And an even more pressing question, especially in the wake of using a robot to deliver a bomb last night, is how long before inexpensive, commercial drones are used by the same madmen who use automatic guns now to deliver explosives to their victims? How long before homemade pipe bombs are flown into large crowds with cheap drones that can be purchased at Walmart or from Amazon – drones that can be directed with inexpensive RC technology and a GoPro mounted underneath them? How long until someone uses a desktop 3D printer to modify existing drone technology to transform it from a fun toy into a weapon of violence? We know it is possible; we’ve already seen drones that industrious makers have equipped with firearms and flamethrowers.
I’m sure there will be more than a few of you reading this who feel like I’m overselling what happened last night, or perhaps letting my imagination run wild. But I ask you to really look back at the history of gun violence in this country, especially the last few decades, and tell me that each side hasn’t escalated the levels of violence in response to the other. Gun manufacturers are making some of the most advanced firearms technology available to the general public, and in response the police have invested in their own advanced weapons. They have invested in an ever growing list of technology that was previously only available to the military, but now is available to almost every police officer in the country.
I’m not willing, or even in the position, to apply any blame to anyone. I feel nothing but pain and profound sadness over the violence that happened in Dallas last night. I have nothing but sympathy for the gunman’s victims, and the officers who made the difficult choice to end his life. But last night the police used technology, originally developed for the military, to deliver a bomb to a man in order to kill him. It isn’t that I believe there were better options available to the police; I am in absolutely no position to make that determination. But I can’t escape the feeling that something changed last night, something that all of us should acknowledge. There are always going to be extraordinary circumstances, but are we really okay with there always being an extraordinary response? Last night the functional equivalent of a drone was used on American soil to kill an American citizen, and at the very least we need to think about what that means, and we need to ask ourselves if we’re really okay with that. Discuss further over in the Bomb Disposal Robot in Dallas forum at 3DPB.com.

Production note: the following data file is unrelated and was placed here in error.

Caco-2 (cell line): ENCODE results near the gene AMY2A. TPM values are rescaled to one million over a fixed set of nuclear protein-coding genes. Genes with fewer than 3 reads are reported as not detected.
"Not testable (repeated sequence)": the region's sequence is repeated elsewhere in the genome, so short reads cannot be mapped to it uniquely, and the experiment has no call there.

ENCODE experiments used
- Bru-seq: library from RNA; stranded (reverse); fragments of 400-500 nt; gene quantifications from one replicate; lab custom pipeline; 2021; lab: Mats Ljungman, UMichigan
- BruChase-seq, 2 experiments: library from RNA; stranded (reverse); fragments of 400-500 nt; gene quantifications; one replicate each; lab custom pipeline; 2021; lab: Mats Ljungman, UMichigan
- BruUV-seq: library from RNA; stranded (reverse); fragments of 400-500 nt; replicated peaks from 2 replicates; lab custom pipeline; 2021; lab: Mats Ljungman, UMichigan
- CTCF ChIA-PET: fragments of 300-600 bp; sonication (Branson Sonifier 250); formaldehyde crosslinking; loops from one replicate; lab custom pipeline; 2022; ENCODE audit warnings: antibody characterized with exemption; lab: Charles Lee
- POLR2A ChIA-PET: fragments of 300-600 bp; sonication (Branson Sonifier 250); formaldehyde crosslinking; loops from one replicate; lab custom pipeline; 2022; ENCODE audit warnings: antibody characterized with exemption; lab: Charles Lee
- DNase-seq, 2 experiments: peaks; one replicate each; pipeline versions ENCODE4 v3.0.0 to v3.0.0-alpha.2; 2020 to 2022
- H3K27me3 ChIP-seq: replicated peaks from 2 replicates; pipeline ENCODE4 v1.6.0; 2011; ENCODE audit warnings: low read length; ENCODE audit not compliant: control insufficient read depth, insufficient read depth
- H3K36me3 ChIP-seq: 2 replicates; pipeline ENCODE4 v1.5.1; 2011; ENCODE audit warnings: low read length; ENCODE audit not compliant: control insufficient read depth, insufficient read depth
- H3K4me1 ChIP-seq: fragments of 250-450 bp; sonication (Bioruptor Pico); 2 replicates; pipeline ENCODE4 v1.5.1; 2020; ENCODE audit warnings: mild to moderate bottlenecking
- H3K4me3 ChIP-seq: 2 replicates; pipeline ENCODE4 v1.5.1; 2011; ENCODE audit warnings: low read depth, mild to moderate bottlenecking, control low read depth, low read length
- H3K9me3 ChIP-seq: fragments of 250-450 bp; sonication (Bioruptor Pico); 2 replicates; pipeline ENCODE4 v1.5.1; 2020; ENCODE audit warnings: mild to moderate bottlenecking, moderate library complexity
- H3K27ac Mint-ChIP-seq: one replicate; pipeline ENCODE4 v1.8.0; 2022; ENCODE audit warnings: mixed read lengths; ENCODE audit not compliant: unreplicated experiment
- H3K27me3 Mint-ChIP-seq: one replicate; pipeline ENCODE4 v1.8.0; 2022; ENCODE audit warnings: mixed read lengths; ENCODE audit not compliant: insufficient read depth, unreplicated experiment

You May Also Like
3D Printing News Briefs: September 6, 2019
In 3D Printing News Briefs today, we’ve got some business and materials news to share. ASTM International has announced five female board nominees, and cycling brand fizik is working with...
Interview with Emma Molobi on Additive Manufacturing for Railway Infrastructure
Emma Molobi 3D printing and additive manufacturing are becoming important tools in the engineering sector. One nascent development is occurring in the railway sector which is trying to utilise the...
3D Printing News Briefs: August 29, 2019
For this edition of 3D Printing News Briefs, we’re telling you about award nominations, a 3D printing workshop, and a Kickstarter campaign. Johnson & Johnson is now taking nominations for...
Kenyan and Zimbabwean Researchers Study 3D Printed Polymer/PLA on Fabric
Researchers from Kenya and Zimbabwe are tackling more complex 3D printing adhesion and material topics in their recently published, ‘Use of regression to study the effect of fabric parameters on...
View our broad assortment of in house and third party products.